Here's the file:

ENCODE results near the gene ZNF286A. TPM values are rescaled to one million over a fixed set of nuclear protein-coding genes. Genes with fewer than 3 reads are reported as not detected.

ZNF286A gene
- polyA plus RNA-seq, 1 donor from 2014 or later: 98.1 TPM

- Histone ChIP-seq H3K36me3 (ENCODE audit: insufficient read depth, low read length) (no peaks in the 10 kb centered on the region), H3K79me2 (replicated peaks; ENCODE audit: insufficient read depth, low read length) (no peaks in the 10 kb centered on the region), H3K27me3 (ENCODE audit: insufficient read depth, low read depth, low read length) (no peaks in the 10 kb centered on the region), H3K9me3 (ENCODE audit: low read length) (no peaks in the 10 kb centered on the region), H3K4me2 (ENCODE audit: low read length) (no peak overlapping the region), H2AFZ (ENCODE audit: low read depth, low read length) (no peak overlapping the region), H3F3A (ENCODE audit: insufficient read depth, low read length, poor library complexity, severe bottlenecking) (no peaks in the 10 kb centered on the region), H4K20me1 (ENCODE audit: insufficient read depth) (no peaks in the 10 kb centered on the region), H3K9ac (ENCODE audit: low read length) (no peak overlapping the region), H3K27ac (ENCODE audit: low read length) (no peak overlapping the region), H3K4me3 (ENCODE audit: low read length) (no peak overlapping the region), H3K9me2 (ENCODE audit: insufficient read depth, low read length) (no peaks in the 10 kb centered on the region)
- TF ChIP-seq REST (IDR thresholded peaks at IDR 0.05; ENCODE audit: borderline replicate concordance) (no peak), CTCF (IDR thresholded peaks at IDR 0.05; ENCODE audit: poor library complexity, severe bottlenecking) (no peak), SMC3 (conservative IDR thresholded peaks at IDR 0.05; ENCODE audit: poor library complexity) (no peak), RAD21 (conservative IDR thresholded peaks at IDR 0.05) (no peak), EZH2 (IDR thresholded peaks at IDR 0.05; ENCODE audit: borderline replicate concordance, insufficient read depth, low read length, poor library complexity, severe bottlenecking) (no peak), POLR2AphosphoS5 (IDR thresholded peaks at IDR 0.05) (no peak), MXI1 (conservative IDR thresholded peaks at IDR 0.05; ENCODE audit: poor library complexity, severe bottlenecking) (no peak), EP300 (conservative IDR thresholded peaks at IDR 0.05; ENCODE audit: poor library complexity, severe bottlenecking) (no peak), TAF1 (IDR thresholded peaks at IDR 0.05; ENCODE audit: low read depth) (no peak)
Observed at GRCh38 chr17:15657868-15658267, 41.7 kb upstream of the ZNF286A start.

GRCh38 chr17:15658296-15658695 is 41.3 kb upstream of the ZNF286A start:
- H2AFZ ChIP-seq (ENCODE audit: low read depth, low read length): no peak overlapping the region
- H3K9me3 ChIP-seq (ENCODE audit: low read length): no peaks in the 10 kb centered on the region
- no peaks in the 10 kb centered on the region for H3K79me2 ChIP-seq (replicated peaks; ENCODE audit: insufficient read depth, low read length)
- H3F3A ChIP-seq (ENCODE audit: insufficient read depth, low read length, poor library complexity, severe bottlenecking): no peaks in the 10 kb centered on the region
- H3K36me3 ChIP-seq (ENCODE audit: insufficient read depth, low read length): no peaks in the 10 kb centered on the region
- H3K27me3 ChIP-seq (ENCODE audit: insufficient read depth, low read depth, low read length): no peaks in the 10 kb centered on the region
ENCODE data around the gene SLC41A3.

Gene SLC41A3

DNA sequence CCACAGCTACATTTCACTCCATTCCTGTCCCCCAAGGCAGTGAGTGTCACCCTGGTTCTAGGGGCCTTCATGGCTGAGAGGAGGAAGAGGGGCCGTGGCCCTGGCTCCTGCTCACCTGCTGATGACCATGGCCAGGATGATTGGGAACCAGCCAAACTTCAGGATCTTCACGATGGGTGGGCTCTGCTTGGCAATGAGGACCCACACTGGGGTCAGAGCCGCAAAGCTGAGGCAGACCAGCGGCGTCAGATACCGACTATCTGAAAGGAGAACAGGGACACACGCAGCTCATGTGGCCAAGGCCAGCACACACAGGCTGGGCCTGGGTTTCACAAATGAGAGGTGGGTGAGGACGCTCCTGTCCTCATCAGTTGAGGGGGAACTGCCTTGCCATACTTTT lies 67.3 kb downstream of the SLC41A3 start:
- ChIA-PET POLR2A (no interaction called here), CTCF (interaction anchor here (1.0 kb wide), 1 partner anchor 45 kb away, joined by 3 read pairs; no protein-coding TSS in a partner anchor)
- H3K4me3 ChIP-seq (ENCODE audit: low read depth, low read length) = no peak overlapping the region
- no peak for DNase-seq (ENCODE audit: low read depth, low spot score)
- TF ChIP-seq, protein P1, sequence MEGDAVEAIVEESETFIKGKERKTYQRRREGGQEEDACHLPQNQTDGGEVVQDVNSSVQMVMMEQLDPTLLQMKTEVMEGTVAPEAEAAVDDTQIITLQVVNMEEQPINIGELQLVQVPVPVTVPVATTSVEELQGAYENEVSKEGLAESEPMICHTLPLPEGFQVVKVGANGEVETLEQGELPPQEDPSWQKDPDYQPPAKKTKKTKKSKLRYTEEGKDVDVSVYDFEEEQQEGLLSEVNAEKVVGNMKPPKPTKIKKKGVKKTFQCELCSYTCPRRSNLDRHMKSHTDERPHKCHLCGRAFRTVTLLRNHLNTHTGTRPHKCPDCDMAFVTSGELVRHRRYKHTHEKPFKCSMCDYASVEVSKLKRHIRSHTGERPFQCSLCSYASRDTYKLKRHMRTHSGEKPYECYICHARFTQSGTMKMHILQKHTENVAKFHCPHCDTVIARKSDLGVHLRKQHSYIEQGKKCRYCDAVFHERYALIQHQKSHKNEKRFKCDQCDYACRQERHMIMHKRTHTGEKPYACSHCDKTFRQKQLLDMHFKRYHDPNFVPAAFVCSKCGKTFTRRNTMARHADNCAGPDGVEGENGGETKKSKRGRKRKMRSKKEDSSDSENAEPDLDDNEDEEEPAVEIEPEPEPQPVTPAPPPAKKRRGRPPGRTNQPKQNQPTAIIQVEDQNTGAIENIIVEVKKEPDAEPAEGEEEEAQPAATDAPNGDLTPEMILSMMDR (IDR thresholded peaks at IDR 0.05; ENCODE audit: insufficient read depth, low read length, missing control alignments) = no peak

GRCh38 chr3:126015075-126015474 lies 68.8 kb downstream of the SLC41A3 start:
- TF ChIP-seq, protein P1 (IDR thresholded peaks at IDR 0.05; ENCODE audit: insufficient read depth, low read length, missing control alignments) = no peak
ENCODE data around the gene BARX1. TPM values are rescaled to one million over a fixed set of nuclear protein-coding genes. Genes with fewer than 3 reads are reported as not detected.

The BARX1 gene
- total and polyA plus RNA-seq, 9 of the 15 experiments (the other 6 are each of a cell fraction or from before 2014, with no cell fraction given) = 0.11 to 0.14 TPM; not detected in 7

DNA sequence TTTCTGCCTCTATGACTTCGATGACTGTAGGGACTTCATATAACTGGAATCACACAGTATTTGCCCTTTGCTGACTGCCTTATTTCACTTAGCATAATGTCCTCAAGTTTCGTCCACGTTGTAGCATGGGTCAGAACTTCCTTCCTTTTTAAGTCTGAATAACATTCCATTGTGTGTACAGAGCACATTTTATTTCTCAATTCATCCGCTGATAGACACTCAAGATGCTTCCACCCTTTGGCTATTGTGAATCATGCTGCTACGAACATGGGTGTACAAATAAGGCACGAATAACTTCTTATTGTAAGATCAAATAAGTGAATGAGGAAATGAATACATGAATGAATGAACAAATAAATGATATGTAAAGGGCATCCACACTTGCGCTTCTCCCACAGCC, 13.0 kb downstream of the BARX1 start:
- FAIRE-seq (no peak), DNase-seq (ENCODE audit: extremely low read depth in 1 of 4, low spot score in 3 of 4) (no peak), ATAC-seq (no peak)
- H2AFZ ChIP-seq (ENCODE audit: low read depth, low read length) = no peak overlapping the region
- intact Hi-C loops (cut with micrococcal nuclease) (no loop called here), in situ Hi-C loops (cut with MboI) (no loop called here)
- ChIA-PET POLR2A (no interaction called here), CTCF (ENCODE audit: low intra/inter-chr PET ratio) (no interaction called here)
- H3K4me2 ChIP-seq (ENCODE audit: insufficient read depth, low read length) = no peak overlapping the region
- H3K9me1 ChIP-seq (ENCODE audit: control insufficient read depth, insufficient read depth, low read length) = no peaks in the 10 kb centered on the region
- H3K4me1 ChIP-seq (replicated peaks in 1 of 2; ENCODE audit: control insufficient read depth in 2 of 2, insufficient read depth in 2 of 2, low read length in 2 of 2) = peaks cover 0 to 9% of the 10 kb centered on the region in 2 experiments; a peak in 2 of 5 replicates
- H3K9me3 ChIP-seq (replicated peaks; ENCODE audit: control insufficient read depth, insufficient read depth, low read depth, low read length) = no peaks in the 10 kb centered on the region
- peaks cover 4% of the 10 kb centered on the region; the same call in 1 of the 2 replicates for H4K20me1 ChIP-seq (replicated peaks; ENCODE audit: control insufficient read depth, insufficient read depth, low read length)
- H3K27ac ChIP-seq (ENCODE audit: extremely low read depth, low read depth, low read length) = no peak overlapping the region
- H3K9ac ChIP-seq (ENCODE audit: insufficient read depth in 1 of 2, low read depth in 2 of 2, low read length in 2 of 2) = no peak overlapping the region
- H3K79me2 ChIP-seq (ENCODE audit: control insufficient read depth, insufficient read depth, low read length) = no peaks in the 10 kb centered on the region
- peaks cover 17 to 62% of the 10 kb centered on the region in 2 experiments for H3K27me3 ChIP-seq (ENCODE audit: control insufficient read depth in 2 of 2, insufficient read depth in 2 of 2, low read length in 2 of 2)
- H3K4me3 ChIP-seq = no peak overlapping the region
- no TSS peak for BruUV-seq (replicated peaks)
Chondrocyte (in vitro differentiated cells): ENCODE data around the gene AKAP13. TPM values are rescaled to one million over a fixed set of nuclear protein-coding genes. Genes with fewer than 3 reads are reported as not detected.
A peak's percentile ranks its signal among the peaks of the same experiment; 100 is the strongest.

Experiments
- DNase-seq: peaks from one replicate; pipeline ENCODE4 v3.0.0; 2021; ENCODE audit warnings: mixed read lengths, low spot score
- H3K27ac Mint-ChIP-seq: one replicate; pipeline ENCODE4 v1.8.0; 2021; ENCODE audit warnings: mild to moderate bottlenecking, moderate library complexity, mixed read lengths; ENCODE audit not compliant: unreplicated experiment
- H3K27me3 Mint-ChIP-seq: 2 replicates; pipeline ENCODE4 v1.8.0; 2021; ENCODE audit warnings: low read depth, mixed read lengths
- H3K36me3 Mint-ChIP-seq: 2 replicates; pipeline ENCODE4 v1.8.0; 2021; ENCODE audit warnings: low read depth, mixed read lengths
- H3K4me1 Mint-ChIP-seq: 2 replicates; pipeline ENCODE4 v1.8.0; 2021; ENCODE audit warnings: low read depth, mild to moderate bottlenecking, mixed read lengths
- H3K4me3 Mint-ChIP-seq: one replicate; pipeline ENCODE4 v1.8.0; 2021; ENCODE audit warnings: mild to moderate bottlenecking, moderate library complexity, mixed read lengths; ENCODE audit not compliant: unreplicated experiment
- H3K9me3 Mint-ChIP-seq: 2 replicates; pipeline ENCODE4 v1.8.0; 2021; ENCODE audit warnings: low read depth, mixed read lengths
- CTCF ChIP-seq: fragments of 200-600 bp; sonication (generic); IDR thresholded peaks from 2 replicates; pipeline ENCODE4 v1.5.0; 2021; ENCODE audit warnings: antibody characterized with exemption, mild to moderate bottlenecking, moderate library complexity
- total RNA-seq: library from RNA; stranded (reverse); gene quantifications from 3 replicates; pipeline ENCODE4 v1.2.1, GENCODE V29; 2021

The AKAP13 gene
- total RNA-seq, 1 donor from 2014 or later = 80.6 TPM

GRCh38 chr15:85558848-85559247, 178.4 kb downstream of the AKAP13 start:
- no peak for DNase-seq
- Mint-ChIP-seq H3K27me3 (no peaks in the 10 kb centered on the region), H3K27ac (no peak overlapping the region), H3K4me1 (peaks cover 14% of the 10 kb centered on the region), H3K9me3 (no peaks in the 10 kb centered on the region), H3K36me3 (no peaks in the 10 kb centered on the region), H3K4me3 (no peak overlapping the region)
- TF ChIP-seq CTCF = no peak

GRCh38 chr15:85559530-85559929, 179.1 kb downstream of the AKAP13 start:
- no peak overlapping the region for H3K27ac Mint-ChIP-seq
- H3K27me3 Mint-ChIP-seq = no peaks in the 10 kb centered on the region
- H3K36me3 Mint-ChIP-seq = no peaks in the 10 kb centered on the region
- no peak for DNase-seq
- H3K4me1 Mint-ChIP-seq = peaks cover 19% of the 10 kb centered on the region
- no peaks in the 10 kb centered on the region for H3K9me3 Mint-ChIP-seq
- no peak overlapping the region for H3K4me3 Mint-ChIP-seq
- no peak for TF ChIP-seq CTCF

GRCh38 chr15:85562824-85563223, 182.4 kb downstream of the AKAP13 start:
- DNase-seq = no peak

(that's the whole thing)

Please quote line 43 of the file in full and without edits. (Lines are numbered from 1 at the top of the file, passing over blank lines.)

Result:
A peak's percentile ranks its signal among the peaks of the same experiment; 100 is the strongest.